Gramm-Leach-Bliley "denies the right of consumers to even have an opt-out provision to stop their information from being shared between affiliates," Sen. Leslie said. "And there is an exception in the law for [financial institutions] to enter into joint marketing agreements. When you get down to it, there are absolutely zero privacy provisions."

Like fellow GOP privacy hawk U.S. Sen. Richard Shelby of Alabama, Sen. Leslie argues that it is not contradictory for a Republican to take such a consumer activist stance. He describes himself as a "full-fledged conservative, free-enterprise person" who votes pro-business, pro-life, and pro-gun.

His views on privacy, he says, are driven more by practical experience than ideology.

"When I go into a bank and open an account, that's my own personal business," he said. "I don't want my bank to tell some insurance company about my personal business if I don't want them to. And I don't want them to tell their affiliated stock company. Quite frankly, it's none of their damn business."

Some Republican colleagues have argued, "That's the free market, and if you don't like that, then … you can change your account to a bank that doesn't" share information, Sen. Leslie said.

"But I believe that every major financial institution will, in … the next five or 10 years, be affiliated with one another. Therefore I won't be able to go to another bank or another insurance company, because they will all be affiliated with one another, and Gramm-Leach-Bliley says you have free access to share all that information."

Sen. Leslie hopes to sit next year on the Assembly Banking Committee, which is chaired by Louis Papan, a personal friend but a foe on privacy issues.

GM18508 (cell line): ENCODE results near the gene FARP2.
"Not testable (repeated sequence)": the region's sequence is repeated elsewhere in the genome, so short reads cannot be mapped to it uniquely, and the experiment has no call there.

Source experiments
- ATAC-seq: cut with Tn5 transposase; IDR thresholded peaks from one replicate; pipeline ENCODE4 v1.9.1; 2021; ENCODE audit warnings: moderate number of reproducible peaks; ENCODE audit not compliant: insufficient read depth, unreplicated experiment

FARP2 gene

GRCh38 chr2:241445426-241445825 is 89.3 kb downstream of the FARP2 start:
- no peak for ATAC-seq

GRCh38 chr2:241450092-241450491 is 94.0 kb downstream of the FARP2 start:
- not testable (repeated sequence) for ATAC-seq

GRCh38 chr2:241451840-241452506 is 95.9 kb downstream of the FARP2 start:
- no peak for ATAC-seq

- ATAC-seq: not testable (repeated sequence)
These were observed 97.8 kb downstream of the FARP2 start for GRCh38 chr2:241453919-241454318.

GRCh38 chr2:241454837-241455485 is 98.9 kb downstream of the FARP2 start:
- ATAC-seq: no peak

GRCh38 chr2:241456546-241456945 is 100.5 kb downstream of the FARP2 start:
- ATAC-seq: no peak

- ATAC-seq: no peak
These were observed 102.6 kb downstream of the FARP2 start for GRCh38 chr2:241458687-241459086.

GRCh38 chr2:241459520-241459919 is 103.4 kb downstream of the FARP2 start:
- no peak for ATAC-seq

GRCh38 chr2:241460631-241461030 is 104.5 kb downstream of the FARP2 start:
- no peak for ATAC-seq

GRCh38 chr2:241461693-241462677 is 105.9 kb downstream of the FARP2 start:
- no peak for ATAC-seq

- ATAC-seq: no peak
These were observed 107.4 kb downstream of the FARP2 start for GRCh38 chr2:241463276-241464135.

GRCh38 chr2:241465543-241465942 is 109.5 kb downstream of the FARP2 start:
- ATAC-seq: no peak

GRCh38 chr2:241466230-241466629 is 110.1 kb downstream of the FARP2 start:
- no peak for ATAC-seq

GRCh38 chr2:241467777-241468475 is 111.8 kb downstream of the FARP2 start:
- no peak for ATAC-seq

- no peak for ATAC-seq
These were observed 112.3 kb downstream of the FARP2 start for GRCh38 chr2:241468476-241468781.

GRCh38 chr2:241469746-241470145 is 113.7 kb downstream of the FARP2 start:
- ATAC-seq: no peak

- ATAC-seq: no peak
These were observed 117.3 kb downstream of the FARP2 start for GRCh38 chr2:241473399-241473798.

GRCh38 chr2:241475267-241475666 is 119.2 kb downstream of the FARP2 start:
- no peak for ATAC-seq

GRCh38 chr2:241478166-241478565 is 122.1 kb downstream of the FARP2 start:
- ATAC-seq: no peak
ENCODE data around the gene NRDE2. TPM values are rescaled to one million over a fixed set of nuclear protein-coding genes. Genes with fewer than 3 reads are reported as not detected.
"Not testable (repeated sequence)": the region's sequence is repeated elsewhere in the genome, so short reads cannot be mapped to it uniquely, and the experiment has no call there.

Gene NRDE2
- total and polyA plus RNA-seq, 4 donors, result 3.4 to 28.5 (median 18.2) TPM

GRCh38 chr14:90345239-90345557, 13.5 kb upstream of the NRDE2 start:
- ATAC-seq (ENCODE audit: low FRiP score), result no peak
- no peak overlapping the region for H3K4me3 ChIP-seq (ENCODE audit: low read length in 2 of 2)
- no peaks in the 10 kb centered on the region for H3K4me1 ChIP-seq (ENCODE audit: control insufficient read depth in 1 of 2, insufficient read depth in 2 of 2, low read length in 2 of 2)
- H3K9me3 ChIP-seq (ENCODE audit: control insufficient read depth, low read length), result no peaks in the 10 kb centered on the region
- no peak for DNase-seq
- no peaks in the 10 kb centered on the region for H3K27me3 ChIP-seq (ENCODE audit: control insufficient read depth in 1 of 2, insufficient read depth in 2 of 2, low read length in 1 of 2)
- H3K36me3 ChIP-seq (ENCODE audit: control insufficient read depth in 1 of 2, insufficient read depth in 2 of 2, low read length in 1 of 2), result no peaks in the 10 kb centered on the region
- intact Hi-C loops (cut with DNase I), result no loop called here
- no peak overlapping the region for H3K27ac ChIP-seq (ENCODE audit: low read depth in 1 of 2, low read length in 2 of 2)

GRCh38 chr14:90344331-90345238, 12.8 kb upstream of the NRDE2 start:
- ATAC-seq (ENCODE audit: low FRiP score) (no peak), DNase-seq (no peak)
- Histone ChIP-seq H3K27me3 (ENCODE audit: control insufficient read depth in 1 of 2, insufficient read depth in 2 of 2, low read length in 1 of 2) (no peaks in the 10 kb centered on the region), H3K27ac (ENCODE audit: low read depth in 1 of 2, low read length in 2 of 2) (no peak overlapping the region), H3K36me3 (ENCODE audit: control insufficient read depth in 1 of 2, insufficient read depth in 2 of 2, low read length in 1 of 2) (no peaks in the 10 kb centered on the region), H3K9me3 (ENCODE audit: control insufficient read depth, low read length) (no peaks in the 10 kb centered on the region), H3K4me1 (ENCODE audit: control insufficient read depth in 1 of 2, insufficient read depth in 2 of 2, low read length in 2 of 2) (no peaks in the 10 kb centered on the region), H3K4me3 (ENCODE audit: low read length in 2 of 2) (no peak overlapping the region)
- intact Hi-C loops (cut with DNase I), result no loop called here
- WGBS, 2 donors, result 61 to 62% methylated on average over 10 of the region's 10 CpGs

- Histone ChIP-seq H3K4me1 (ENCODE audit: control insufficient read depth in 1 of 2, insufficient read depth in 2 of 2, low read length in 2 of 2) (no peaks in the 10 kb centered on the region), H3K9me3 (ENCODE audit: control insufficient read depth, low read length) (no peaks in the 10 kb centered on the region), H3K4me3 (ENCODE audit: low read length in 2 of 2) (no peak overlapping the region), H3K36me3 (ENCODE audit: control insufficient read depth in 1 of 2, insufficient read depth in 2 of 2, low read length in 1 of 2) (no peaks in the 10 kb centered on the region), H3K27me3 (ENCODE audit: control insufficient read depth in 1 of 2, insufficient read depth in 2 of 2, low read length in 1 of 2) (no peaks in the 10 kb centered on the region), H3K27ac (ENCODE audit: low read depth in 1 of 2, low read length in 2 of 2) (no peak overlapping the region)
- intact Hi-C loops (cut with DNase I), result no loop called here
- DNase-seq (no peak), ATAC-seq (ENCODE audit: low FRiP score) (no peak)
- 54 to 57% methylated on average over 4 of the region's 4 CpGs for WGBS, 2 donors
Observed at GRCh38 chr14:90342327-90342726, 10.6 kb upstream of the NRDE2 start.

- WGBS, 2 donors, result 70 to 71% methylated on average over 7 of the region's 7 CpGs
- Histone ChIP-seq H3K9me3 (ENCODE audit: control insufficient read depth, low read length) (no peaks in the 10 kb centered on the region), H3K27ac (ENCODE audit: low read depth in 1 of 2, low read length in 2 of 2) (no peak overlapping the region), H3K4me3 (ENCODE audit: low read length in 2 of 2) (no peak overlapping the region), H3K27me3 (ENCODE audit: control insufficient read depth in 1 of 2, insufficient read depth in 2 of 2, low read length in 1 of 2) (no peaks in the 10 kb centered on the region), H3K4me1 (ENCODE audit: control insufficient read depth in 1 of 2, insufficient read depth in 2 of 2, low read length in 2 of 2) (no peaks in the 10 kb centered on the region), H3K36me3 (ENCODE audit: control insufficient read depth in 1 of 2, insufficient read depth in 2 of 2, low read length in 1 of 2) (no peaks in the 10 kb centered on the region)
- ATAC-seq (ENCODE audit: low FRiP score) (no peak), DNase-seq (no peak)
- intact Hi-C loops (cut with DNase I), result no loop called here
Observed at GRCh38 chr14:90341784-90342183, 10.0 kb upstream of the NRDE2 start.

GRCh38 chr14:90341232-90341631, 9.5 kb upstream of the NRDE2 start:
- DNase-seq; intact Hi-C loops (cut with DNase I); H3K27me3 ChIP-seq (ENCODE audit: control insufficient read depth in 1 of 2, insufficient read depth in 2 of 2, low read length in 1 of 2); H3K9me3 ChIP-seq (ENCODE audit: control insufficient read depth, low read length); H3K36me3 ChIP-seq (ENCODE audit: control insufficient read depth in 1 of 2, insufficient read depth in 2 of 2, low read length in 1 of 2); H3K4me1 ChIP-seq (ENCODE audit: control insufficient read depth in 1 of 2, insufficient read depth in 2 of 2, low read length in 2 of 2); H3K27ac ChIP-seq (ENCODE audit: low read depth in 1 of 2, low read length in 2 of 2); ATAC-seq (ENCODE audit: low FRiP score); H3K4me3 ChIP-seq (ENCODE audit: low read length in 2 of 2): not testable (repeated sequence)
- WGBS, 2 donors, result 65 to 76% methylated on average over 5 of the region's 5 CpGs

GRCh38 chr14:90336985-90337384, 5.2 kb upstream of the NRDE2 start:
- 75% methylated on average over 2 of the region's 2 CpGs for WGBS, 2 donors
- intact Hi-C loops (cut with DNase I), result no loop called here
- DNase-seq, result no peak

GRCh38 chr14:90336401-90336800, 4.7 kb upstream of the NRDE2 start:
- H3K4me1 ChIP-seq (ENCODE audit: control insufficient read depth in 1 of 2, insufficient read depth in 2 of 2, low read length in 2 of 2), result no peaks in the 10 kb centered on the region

The senator acknowledges the irony that, while he has been pushing for strong privacy laws, Assemblyman Papan, a moderate Democrat, has the same "wait for the federal laws to work" philosophy on privacy as the financial services industry.

"You find people on both sides of the aisle who have very opposite opinions from one another," he says. "A couple of conservative legislators were co-authors of my bill. I had some of the Democrats opposing it because they didn't think it went far enough. And you have others - both Democrats and Republicans - who opposed it because they thought it went too far. So you have every kind of combination politically."

Sen. Leslie's prediction on California enacting financial privacy laws: "There's probably 60-40 odds that nothing will happen next year. The potential for an initiative on this subject won't have matured yet, and the financial institutions aren't going to sit down to [negotiate] until they are threatened by legislation of a great magnitude."

However, he draws optimism from public opinion, which he says is still in favor of strong privacy laws, and Attorney General Bill Lockyer, who "made noises" about pushing to put a financial privacy initiative on the ballot.

"Usually when 90% of the public is concerned about an issue, and the Legislature refuses to act, it lays the groundwork for some group to propose a ballot initiative," Sen. Leslie said. "California is probably the No. 1 initiative state in America - our laws not only allow for it, but we have a whole cottage industry of people looking for a fight to turn into a ballot initiative."